Add to that the expanded assortment of heirlooms now available, and leveling alts is a “been there, done that” activity.  Making a fresh level 1 alt now seems like a desperate search for something to do rather than a real alternate activity.

IV – Professions

There is a lot of debate as to whether professions were ruined in Warlords.  From my own person opinion, I think they were.

I have always been a fan of professions.  Since vanilla, my preference was to craft my own gear whenever I could.  Typically on the first day of a new expansion, instead of questing and leveling, I’m gathering materials to get my crafting leveled up.

And yet that didn’t happen in Warlords.  Crafting was gated behind such a slow system of progression that I couldn’t maintain my interest.  I did my daily crafting cooldown, of course, and kept my work orders ticking, but it was such a slow process that I kind of forgot about it.  I did eventually craft a couple of pieces of gear, but they were to fill in slots for which I hadn’t already gotten a raid drop.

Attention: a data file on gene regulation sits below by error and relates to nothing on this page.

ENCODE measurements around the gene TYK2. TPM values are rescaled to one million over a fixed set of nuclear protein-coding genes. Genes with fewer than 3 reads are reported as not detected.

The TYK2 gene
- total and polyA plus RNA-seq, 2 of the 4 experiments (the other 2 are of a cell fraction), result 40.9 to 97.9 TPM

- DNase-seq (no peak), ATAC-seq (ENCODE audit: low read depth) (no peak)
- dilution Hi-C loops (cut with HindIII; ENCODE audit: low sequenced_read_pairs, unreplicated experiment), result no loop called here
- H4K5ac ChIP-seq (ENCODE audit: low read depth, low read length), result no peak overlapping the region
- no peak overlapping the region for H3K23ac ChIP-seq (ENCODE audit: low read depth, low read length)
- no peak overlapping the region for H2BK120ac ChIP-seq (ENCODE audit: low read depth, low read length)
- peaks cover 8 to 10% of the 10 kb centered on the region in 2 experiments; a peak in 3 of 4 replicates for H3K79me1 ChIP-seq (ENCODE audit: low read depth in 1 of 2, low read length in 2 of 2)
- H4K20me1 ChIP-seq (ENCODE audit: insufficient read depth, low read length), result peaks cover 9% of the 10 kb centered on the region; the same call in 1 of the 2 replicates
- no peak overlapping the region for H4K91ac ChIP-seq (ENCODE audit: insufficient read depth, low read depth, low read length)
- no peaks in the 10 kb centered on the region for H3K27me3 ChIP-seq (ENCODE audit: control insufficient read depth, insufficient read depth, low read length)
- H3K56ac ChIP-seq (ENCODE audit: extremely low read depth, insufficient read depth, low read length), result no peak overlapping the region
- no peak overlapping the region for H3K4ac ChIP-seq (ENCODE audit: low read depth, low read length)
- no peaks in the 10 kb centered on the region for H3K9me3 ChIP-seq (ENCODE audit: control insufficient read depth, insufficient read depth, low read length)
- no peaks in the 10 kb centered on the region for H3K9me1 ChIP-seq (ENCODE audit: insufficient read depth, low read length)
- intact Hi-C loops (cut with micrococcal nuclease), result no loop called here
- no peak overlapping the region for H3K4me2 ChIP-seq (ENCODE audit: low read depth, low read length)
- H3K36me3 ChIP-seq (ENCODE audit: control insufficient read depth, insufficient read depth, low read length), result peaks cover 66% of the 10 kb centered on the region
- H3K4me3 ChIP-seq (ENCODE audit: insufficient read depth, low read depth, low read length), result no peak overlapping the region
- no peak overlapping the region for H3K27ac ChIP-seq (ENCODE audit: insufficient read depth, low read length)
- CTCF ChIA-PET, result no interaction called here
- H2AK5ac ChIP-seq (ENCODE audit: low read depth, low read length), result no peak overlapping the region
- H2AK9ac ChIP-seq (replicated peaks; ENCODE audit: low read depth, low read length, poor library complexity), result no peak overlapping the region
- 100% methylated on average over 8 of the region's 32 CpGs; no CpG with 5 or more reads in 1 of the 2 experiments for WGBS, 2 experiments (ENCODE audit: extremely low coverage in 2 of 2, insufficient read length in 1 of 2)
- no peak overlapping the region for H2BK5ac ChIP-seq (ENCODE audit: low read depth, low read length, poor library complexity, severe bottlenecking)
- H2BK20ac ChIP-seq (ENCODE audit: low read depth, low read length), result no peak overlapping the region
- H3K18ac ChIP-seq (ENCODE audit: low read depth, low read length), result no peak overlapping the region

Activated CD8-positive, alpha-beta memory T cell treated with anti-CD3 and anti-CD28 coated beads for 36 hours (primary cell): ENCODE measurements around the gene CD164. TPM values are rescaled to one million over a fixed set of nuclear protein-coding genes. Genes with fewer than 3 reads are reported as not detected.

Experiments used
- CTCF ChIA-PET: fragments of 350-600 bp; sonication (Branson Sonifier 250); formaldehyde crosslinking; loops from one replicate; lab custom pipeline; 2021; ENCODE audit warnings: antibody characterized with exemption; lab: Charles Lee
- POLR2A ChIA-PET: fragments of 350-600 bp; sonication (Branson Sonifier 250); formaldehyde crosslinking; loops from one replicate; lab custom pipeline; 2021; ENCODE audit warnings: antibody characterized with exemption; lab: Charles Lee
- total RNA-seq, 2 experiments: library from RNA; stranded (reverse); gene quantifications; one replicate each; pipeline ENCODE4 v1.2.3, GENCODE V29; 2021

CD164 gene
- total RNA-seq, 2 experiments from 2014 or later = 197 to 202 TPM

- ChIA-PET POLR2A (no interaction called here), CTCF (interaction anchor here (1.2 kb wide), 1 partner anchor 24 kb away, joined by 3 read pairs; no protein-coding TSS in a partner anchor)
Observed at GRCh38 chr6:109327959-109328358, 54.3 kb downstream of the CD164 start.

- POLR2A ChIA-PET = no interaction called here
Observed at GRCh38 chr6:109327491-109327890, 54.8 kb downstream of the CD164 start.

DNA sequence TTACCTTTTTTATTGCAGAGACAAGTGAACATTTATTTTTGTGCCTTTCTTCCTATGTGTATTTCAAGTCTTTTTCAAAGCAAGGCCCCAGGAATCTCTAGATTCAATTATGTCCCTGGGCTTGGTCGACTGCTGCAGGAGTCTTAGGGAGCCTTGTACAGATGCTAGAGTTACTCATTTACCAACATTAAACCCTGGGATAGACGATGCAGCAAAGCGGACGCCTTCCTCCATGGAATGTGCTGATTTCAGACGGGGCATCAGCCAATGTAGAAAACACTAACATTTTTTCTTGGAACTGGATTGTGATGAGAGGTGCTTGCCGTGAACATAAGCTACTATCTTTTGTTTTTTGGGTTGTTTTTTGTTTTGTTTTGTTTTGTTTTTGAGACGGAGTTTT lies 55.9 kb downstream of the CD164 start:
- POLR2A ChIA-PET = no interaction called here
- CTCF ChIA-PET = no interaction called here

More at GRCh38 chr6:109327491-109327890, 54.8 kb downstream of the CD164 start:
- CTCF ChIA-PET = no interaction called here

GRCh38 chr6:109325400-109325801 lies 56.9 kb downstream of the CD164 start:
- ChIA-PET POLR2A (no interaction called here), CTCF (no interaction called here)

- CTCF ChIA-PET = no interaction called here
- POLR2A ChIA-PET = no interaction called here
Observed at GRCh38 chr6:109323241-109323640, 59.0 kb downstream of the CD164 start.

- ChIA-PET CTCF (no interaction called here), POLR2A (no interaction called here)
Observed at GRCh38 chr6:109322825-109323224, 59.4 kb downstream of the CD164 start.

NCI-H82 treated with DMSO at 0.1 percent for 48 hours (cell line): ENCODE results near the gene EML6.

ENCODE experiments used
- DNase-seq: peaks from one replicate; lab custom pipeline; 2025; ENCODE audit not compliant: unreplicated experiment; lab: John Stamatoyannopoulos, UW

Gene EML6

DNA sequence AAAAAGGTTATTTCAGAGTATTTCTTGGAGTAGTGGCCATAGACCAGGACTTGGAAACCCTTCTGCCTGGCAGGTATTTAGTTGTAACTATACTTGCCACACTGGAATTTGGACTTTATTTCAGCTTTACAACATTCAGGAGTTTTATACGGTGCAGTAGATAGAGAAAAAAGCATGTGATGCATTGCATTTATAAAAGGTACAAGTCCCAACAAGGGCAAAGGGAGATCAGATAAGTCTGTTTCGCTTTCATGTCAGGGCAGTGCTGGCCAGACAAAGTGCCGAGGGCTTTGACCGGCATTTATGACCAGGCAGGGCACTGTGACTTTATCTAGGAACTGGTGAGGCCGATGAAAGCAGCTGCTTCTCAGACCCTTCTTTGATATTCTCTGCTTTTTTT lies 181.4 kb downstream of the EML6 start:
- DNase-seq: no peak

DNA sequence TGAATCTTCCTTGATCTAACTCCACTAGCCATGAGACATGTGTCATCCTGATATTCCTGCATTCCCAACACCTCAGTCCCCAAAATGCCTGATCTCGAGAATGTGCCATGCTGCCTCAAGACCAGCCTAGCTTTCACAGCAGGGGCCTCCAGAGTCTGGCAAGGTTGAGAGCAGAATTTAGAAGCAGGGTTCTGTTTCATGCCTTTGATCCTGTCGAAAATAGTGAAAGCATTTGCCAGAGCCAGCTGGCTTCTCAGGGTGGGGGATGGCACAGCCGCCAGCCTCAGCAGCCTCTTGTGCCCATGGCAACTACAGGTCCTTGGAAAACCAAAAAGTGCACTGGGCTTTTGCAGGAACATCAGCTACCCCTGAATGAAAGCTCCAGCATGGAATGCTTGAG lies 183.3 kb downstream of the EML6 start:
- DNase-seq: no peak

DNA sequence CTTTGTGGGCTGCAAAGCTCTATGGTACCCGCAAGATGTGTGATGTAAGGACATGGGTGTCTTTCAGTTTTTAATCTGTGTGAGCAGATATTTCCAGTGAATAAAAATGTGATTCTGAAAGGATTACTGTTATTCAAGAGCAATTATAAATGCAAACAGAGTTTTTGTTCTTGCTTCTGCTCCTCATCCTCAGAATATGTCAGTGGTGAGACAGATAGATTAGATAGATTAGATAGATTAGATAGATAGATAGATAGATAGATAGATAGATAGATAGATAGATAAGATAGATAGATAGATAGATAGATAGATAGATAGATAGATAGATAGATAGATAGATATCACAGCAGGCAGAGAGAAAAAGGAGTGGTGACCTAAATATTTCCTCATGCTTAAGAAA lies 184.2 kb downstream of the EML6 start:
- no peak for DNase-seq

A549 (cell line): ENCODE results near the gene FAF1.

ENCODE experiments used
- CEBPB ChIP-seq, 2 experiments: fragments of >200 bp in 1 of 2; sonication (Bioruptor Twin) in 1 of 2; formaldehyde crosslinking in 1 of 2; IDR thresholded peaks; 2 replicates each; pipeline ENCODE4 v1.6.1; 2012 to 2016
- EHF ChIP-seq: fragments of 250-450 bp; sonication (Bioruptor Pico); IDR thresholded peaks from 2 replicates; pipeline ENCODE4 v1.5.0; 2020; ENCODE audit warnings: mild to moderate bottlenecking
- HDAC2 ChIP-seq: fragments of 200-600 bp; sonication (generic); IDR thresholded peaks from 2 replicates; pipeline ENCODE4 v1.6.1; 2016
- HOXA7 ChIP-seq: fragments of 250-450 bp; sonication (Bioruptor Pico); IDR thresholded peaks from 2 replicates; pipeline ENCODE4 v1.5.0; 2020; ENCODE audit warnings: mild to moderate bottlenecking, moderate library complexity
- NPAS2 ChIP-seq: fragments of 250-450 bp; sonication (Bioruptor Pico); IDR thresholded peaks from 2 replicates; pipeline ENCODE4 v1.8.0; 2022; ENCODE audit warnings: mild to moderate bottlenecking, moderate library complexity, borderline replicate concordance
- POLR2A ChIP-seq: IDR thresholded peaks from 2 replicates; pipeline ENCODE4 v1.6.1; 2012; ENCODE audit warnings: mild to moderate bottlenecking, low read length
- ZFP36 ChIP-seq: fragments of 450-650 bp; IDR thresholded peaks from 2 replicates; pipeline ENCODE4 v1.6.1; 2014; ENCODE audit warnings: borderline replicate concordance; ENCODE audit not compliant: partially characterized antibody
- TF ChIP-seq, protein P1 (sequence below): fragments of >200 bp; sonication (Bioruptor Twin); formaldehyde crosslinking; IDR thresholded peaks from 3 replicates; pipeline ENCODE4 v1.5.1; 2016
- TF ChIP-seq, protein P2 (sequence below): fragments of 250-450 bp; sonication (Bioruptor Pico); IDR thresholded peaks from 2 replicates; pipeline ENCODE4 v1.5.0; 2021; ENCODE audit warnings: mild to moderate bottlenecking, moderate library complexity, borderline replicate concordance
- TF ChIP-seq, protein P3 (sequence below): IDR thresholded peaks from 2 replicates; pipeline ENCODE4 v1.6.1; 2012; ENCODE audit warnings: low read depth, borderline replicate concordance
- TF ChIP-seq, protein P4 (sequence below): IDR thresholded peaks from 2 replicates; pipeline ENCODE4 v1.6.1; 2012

I get the feeling that this was intentionally done by Blizzard, and that crafted gear was meant for just that – filling in gaps rather than as a primary way of gearing.  That makes me sad.

First aid?  I’ll be honest – I have not even looked at it in this expac.

And don’t get me started on gathering professions.  That’s a mess.

V – Fun Things To Do Solo

In Mists, we were introduced to Pet Battles.  At that time, all of the pets we already owned were level 1.  Most of us had less than 100 pets.  Suddenly, we were handed a system where we could level up our pets and collect new pets, and there were hundreds and hundreds of pets we didn’t own.  There was a “progression” of sorts – pet trainers we could fight against, starting easy and low level and going up to very hard and high level, and then leading to legendary pets to fight.  This whole system was completely outside of raiding.  It made us travel all over the worlds – both new and old – to find pets.  Now we have all done a lot of the basic pet stuff and only have the new WoD additions to work on.